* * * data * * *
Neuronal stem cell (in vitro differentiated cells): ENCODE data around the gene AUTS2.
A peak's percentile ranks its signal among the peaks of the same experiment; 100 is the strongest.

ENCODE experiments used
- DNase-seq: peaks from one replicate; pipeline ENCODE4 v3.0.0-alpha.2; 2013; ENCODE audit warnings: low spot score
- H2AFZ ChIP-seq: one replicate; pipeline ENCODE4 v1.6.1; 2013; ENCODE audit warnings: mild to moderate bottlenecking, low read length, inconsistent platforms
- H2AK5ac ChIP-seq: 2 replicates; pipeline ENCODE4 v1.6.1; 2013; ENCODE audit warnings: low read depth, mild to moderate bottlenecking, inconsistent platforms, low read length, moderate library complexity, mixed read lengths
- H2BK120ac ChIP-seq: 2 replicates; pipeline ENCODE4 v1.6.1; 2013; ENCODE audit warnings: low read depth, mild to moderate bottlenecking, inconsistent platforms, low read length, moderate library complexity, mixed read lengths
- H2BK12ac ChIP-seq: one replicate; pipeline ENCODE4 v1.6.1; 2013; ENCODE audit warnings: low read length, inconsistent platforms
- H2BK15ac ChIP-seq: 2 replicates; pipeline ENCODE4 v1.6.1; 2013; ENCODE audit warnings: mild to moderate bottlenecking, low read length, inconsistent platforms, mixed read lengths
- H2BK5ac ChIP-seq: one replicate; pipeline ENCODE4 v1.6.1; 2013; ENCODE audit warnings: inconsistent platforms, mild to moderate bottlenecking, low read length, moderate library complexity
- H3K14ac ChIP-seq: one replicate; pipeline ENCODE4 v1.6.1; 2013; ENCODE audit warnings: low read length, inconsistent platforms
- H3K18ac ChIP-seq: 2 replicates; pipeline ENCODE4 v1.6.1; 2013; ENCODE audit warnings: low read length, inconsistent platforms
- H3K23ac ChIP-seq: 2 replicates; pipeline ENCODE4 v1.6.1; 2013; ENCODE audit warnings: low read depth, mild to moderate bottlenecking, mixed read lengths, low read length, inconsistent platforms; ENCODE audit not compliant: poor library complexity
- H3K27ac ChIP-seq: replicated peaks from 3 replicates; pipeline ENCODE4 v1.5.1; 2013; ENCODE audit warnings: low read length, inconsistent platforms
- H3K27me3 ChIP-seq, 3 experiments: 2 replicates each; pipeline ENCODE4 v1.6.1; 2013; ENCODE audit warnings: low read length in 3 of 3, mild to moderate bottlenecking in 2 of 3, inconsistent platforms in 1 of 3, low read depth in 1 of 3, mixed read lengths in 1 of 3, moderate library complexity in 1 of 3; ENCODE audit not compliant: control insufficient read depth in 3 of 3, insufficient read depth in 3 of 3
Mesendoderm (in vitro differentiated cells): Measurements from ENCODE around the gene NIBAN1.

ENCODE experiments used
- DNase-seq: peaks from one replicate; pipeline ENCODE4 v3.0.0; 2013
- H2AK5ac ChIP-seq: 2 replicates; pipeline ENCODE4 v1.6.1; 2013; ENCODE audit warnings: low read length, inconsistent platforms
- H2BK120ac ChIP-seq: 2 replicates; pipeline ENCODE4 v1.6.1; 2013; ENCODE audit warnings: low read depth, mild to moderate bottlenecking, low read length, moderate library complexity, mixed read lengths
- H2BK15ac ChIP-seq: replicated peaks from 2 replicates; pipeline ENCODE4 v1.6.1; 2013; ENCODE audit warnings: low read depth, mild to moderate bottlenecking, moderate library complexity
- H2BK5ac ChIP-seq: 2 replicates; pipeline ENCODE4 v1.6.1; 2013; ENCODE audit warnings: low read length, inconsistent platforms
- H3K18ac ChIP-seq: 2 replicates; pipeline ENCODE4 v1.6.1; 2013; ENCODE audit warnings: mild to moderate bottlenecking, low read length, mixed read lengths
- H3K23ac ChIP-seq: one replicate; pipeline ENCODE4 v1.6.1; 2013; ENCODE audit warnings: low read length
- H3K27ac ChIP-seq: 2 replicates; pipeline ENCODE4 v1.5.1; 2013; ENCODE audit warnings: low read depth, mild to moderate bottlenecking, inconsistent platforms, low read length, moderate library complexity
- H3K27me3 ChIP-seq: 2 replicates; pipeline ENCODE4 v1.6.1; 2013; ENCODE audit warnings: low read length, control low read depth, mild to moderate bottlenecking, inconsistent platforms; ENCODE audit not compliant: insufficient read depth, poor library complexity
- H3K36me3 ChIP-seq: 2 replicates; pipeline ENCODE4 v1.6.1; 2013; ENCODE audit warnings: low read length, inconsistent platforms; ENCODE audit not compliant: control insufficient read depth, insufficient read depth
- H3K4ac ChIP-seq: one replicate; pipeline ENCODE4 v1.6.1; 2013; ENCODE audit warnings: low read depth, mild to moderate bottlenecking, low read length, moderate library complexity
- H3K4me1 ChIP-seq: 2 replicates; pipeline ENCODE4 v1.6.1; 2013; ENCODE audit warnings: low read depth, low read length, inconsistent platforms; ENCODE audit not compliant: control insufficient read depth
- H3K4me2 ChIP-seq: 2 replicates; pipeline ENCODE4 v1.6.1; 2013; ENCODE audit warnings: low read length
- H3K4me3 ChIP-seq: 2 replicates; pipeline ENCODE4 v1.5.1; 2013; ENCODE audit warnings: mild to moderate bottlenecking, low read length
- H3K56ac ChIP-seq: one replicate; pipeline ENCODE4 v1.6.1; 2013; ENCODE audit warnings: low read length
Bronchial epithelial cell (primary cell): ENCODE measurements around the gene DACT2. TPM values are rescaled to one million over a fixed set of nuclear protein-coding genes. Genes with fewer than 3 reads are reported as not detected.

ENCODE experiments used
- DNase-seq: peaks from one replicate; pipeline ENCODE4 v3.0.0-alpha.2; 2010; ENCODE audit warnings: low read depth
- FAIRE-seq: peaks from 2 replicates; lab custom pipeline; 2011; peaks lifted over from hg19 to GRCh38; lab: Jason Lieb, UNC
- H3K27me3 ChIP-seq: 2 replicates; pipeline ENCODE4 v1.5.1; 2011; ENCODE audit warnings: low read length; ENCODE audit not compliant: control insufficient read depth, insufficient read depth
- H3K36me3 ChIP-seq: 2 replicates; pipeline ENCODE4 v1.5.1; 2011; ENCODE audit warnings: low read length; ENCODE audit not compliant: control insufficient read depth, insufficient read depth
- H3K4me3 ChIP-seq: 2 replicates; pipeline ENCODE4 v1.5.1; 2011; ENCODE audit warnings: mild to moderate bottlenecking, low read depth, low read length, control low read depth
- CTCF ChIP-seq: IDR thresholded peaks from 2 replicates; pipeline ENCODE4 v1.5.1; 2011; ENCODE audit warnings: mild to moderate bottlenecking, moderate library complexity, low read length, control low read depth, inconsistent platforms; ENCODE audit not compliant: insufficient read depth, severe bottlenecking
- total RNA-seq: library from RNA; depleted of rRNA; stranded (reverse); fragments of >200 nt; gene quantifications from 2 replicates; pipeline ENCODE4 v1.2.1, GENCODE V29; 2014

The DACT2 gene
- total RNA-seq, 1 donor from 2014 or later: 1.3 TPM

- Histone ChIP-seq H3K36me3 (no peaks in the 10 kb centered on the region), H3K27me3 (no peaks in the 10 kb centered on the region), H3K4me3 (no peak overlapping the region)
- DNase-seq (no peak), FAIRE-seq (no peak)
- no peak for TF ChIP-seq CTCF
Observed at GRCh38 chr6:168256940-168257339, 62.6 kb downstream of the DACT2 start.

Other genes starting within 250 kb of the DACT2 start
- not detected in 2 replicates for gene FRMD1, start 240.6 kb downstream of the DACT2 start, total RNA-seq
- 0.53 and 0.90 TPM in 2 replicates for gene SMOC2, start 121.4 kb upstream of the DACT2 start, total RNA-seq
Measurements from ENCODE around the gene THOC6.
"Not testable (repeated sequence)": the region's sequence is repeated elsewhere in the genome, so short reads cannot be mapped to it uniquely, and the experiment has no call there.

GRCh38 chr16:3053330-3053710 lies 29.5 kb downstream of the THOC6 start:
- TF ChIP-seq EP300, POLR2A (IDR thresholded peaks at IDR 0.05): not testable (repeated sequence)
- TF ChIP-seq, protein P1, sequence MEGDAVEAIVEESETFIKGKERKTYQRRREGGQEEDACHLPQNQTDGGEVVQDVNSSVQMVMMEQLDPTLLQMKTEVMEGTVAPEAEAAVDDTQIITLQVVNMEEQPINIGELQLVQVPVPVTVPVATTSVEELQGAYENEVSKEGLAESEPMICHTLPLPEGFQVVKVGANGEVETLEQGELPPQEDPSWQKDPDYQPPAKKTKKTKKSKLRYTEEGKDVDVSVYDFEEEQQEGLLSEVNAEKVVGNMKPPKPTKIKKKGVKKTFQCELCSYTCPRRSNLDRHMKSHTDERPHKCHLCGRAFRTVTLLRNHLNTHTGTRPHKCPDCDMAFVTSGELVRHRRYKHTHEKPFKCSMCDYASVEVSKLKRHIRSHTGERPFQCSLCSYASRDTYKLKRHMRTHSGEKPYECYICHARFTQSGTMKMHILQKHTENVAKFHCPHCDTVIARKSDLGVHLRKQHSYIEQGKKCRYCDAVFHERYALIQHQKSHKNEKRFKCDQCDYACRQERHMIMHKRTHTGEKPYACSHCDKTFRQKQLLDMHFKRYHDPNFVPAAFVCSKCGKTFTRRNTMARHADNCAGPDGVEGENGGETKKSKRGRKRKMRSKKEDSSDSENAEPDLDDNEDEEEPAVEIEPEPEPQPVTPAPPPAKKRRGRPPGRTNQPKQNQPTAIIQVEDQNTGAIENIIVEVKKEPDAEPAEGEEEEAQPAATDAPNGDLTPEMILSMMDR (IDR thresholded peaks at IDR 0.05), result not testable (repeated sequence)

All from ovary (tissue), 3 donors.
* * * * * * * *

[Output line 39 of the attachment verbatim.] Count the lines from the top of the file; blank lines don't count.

- H3K4me3 ChIP-seq: 2 replicates; pipeline ENCODE4 v1.5.1; 2011; ENCODE audit warnings: mild to moderate bottlenecking, low read depth, low read length, control low read depth